This battle will be one to watch closely, as YouTube TV is the most subscribed live-TV streaming service — right behind Disney’s (NYSE: DIS) Hulu TV — while Roku is the most used streaming device.
According to Roku, Google is asking for:
- Dedicated YouTube search results on Roku devices.
- Blocked search results for YouTube competitors while using the YouTube app.
- Favoritism for YouTube music results from voice commands on Roku devices.
- New, more expensive chipsets in Roku devices.
Google, naturally disputes these claims … albeit indirectly:
Unfortunately, Roku often engages in these types of tactics in their negotiations. We’re disappointed that they chose to make baseless claims while we continue our ongoing negotiations.
All of our work with them has been focused on ensuring a high quality and consistent experience for our viewers. We have made no requests to access user data or interfere with search results. We hope we can resolve this for the sake of our mutual users.
Google calls it “high quality and consistent experience,” Roku calls it … well, we just saw a list of what Roku calls Google’s posturing.
If you want an example of how this war of words actually plays out, just take the claim that Google is trying to force Roku into more expensive chipsets for its devices.
Google denies this claim, yet, according to sources, Google is pushing Roku to adopt a new video format called AV1 during negotiations.
To Google, AV1 saves on bandwidth and is consistent with the company’s “high quality and consistent experience” claim.
To Roku, AV1 means that the company would have to build all-new devices with new, more expensive semiconductors. You see, Roku’s current streaming device offerings don’t support AV1.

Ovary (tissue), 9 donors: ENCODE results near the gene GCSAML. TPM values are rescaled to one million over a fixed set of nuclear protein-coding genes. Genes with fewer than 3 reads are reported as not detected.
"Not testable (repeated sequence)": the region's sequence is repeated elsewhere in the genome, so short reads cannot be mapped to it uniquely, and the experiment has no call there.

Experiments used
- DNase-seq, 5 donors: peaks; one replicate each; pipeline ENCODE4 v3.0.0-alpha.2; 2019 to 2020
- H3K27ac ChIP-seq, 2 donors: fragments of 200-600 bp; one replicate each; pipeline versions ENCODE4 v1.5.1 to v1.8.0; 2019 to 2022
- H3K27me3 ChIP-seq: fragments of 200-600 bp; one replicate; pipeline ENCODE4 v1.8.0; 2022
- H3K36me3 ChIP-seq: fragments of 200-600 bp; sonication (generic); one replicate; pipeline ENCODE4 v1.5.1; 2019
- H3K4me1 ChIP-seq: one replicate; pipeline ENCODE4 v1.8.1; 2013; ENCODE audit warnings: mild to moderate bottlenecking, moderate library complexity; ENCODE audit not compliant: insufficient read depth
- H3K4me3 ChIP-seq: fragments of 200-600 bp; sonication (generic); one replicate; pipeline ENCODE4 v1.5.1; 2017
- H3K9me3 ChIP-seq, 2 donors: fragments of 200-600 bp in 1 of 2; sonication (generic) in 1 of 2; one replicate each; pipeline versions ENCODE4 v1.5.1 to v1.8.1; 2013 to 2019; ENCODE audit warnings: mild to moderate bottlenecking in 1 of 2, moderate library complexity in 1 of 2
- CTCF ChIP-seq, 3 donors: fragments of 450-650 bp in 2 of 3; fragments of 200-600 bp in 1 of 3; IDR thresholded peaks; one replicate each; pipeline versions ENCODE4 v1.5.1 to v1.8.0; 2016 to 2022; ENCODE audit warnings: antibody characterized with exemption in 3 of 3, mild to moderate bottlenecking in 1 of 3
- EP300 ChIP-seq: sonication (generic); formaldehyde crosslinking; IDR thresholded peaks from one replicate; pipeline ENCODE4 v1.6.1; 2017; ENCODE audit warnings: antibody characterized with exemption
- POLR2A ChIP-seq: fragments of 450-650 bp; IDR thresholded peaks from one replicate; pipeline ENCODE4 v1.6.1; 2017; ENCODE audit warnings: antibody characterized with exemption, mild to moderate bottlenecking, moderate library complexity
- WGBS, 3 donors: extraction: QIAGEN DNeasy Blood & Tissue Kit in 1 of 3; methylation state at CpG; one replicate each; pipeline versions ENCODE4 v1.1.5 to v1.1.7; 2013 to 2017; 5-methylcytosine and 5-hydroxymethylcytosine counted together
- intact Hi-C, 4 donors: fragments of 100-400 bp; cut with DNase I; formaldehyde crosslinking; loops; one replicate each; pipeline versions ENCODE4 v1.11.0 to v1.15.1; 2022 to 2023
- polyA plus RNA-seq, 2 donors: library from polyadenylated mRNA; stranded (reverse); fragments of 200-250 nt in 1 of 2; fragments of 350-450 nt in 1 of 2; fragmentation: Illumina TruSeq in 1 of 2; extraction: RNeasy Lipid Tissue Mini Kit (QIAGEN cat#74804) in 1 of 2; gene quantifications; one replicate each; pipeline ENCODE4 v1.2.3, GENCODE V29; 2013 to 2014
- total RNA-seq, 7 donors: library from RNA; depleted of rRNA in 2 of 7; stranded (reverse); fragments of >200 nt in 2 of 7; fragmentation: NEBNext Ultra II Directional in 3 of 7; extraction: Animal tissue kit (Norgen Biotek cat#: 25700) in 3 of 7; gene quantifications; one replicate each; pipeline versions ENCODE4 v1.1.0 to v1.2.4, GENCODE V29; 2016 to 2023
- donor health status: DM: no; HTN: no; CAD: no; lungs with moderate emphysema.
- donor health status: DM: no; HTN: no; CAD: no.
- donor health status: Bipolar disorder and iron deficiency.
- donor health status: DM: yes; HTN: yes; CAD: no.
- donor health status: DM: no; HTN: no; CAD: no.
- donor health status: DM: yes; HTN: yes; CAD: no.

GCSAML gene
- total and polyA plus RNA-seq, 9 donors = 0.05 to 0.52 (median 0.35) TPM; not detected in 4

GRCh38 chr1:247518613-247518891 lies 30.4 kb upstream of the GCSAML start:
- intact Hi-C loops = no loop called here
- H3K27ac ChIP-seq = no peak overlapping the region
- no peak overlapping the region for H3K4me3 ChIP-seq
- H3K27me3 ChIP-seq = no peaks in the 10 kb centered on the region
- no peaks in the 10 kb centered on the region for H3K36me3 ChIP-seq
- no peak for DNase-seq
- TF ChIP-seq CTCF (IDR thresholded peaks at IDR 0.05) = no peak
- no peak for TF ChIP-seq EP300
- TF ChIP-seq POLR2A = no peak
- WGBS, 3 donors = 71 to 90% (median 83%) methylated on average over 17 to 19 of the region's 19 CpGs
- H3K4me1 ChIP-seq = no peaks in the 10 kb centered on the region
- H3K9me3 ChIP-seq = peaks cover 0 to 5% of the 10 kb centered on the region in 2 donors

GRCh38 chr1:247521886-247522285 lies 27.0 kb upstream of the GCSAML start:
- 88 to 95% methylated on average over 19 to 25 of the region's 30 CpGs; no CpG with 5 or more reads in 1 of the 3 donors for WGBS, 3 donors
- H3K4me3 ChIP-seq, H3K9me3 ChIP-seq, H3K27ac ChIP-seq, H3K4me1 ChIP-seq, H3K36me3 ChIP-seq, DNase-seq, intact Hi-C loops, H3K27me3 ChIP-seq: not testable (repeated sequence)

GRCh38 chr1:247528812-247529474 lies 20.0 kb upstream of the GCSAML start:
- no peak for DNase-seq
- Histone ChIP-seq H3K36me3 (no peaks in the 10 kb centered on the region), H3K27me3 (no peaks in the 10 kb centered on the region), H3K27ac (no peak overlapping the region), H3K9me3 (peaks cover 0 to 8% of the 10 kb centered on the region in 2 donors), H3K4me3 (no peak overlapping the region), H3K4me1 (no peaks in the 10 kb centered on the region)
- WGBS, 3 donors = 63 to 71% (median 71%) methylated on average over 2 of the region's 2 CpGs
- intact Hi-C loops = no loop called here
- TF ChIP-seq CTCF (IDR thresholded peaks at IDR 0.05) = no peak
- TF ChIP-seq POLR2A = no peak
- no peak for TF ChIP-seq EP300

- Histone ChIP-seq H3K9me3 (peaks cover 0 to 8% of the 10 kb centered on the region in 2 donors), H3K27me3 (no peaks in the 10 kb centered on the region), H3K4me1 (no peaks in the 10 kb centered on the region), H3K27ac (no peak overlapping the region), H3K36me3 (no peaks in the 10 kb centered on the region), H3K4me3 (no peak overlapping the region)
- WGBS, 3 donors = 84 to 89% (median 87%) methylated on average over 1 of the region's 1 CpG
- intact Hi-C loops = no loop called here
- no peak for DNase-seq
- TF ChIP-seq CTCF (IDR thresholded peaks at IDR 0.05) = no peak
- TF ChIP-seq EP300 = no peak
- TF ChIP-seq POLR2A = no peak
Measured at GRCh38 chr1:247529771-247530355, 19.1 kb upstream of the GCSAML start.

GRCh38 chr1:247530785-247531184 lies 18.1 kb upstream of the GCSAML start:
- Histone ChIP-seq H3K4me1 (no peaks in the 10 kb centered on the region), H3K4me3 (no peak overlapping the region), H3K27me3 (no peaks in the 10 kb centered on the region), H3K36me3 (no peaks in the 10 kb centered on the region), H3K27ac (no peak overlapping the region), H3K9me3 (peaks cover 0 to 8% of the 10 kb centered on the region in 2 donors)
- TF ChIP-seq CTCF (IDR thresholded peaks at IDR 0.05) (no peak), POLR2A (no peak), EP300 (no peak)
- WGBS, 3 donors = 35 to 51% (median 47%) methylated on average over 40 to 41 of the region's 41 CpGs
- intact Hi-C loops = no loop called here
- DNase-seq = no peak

Great Ones, y’all know I’m not a fan of Google. Every time I get hooked on a Google product, it winds up in the Google graveyard. In short, I’m not convinced that Google will continue to support YouTube TV even if Roku rolls over and gives Google what it wants. That’s just how Google rolls.
Normally, I’d bet on Roku winning this streaming squabble. However, Roku dropped the “M” word in its missive against Google: “[We’re] deeply disappointed in Google’s decision to use their monopoly power to try and force terms that will directly harm streamers.”
Google doesn’t like the “M” word at all, especially since it’s already dealing with a massive antitrust investigation by the Department of Justice. I expect the company to throw considerable weight behind its YouTube TV negotiations simply to prove that it is not a monopoly … thus kinda proving it’s a monopoly, but I digress.
I also expect that Roku will not cave … I mean, just look at how AT&T (NYSE: T) finally gave in on HBO Max.
The bottom line here is that neither party needs the other. But it will be harder for Google to maintain its “We’re not an evil monopoly” position without representation on Roku devices — especially if it pushes to undercut Roku with its Chromecast competitor. Google needs to tread very carefully here.
From an investment standpoint, any pullbacks in ROKU shares as a result of the Google dispute should be seen as buying opportunities — especially for Great Stuff Picks readers.
But what do you think? Should Roku buckle under Google’s “demands that totally aren’t demands?” Or should Google learn to play nice and give its monopolizin’ might a rest for once?
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Editor, Great Stuff